At one of my regular meetings a little bit ago someone shared some really crazy shit with me.
I try not to be too vulgar here on Mr. SponsorPants ("try harder" I hear some of you mutter), but honestly, that's the only phrase that fits. It was just some totally crazy shit.
Now, I can wax empathetic on the how alcohol and heavy (really heavy) use of opiates and amphetamines have done some rewiring of this man's brain; I can illustrate the spiritual illness that warps his perceptions, and describe for you with real sympathy how those elements, and others from his background, have shorted a few circuits. I can even give you sincere testimony that over the years I've seen him make real progress -- that he is less crazy perhaps than he used to be.
With all that said, he scares the bejeesus out of me sometimes because he appears on the surface to be not just normal, but high functioning. Classy, even. You could easily picture him wearing a well tailored blazer, standing on the back patio of a country club and sipping an iced tea. He "reads" normal on the surface, but when he shares with me the little hairs on the back of my neck stand up, and I whisper a silent prayer of thanks that this man is not careening through the world under the further influence of any chemicals, since I barely feel safe with him at large now.
This time around he has a little less than ten years sober. He used to have much more time, but relapsed for a while, and I think that's when he really did some heavy brain rewiring.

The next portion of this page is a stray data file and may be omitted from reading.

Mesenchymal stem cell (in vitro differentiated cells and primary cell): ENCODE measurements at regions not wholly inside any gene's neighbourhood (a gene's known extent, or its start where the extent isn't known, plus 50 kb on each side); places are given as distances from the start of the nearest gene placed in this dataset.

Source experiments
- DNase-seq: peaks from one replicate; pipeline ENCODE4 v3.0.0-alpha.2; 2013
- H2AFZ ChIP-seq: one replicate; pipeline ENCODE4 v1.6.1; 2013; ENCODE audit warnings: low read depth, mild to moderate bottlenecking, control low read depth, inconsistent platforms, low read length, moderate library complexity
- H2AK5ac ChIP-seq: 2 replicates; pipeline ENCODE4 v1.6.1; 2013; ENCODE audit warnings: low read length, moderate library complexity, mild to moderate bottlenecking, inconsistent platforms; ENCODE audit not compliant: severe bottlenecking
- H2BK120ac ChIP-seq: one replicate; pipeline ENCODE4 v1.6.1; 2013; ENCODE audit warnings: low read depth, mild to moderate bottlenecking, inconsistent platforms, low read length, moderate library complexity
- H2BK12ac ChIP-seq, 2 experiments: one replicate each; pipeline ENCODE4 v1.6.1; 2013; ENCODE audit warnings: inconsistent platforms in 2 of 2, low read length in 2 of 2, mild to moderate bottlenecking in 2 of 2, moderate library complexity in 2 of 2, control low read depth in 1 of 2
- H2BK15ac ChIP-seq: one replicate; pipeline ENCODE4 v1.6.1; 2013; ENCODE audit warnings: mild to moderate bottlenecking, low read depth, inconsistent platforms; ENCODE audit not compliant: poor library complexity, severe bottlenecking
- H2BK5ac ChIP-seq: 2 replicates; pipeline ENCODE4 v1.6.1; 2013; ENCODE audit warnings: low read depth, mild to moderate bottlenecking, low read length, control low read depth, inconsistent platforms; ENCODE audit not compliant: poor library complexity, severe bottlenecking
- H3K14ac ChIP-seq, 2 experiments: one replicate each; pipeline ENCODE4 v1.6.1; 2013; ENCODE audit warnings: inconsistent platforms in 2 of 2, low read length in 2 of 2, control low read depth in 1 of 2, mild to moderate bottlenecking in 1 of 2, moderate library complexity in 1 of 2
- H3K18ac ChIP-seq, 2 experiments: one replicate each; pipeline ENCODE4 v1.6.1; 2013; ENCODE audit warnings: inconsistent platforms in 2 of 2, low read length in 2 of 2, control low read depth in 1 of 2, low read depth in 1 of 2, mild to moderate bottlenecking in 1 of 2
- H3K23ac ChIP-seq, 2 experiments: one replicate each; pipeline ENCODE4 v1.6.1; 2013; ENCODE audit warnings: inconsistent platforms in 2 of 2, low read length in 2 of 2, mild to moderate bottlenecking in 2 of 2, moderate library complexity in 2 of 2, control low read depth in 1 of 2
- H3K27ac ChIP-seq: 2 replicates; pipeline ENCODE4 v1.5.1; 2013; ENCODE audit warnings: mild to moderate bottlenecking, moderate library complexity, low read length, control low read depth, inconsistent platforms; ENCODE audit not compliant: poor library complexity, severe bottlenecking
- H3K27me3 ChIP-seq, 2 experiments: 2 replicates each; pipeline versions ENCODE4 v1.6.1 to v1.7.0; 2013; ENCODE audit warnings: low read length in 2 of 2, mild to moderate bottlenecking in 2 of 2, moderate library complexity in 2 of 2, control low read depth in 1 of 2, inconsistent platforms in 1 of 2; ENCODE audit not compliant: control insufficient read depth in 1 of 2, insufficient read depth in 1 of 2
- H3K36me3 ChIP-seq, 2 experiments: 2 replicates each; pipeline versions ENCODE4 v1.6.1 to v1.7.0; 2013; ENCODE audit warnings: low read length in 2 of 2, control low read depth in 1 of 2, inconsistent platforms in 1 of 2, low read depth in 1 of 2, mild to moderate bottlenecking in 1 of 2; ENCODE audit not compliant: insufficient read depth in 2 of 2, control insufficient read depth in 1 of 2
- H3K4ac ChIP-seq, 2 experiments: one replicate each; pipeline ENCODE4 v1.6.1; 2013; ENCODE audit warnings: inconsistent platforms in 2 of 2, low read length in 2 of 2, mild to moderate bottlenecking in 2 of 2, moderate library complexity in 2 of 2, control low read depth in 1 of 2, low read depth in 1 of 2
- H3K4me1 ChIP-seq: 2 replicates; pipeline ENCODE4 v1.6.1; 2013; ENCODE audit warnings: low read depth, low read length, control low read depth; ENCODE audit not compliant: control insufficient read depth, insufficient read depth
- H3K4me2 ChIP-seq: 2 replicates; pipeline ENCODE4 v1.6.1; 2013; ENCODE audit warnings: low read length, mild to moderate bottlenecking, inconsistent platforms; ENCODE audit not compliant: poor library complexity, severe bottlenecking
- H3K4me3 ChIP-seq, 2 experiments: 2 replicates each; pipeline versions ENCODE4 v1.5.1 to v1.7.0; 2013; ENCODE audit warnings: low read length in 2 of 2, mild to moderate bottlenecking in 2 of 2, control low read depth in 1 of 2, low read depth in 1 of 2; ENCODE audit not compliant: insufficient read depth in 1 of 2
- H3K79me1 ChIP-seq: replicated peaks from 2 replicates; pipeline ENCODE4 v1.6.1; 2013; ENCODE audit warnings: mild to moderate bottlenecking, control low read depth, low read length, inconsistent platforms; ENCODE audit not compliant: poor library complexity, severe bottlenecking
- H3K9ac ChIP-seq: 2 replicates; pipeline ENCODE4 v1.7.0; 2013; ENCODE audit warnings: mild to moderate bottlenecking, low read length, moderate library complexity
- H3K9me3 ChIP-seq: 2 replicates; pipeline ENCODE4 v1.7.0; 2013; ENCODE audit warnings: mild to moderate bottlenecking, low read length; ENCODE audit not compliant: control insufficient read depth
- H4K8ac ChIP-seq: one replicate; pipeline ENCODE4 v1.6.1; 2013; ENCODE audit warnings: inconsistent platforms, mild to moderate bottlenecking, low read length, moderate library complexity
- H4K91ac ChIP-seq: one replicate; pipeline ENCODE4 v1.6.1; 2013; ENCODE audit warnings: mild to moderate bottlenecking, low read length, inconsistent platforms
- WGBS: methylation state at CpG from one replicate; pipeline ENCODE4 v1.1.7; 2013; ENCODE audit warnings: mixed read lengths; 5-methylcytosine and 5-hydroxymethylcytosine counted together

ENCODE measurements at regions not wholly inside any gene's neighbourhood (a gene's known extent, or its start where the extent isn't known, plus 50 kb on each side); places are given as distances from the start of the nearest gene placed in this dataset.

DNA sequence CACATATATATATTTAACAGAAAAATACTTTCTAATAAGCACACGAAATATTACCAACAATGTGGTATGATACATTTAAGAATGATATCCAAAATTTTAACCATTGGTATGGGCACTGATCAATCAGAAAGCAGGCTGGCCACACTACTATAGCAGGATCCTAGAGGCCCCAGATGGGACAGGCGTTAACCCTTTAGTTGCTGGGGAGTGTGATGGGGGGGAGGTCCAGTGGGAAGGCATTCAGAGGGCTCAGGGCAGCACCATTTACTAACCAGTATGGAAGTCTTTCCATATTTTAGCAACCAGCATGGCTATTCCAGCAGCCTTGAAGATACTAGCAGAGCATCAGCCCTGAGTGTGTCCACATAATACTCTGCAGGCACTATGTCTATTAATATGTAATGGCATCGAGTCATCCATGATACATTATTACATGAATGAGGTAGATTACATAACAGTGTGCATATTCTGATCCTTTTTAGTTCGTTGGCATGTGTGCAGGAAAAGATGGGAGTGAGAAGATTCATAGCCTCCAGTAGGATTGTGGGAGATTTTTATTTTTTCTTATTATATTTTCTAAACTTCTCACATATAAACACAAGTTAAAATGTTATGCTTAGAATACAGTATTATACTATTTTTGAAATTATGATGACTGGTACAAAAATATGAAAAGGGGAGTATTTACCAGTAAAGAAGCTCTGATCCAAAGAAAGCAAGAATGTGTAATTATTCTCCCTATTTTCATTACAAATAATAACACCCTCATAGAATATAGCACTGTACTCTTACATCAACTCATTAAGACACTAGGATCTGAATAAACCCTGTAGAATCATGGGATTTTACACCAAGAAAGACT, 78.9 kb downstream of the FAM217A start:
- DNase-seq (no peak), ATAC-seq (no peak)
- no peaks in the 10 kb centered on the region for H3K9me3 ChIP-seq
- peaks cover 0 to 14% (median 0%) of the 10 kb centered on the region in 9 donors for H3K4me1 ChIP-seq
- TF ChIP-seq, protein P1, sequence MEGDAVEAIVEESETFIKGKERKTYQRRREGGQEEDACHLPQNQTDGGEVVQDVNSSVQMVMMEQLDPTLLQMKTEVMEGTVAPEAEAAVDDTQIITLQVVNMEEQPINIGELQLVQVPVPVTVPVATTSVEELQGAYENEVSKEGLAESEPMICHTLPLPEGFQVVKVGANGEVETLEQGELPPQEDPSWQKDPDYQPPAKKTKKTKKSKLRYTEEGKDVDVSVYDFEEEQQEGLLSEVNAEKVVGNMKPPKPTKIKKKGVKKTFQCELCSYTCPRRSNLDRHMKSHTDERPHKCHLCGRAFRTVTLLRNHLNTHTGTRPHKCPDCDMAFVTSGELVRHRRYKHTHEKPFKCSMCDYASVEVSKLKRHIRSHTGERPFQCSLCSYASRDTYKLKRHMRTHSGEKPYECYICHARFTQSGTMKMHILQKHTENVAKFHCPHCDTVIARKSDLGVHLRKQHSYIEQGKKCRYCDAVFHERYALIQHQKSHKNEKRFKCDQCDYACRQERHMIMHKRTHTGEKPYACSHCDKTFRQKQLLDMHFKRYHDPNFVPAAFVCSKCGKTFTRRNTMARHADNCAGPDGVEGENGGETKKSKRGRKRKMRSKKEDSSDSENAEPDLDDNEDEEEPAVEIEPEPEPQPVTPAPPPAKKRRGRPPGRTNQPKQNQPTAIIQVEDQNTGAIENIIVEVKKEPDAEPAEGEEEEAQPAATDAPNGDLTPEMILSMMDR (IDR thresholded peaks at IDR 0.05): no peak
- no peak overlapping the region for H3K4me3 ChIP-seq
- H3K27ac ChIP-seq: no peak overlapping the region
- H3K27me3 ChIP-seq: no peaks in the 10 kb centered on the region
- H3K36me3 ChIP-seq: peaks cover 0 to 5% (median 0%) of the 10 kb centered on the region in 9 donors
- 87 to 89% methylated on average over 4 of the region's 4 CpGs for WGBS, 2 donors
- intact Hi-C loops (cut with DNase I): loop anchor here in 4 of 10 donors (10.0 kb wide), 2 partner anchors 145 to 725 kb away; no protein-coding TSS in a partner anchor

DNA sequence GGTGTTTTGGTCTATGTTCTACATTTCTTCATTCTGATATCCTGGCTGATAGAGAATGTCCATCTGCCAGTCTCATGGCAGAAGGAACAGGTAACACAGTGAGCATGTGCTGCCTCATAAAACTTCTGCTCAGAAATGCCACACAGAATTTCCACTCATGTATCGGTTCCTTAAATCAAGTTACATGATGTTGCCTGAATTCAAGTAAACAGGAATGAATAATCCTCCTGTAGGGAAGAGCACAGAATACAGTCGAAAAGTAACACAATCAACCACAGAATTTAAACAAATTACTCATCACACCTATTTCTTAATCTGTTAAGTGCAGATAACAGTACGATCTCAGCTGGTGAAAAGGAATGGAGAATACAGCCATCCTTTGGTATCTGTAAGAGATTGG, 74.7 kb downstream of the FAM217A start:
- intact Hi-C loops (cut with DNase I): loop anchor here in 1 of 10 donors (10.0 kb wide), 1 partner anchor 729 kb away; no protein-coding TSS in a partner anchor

Whenever I see him at a meeting we chat (I always try to at least say hello, and ask him a few questions about how he's doing -- make some conversation. I believe very strongly that just because someone unsettles me is no reason that they should not be made to feel welcome in an AA meeting. My stuff cannot get in the way of that. And I believe that is a shared responsibility among us all. Fear, resentment, suspicion, prejudice -- we must set it all aside in meetings to the best of our ability -- an AA meeting is a safe and welcoming place, and it's on all of our shoulders to keep it such).
Mr. Classy told me about an incident he had with a neighbor, and in the course of his telling me about it I became increasingly uncomfortable, as I could see that he was just completely blind to the great big fat part he played in the incident. Classy told me that he felt the fact that he didn't beat his neighbor to death was a testament to his recovery, and kids, I am not at all convinced that he was exaggerating. And certainly, I want to go on record as saying that yes, not beating someone to death is a sign of real progress for some people. I think I will even go out on a limb here and suggest we can raise the bar a little beyond that for the rest of us. But far be it from me to take anyone's sober triumph away from them.
After I got home and thought about what he'd shared with me I began to wonder what I was blind to in myself. Just because he seems to have some other issues doesn't mean that he and I don't share a great deal in common through our alcoholism. I thought about the many people close to me in AA, and the people I sponsor, and how we all struggle with our blind spots. Even beyond denial, which I think kind of requires me to consider something and reject it as false, I fear I can be totally blind to things, and thus my thinking can be waaaay "off."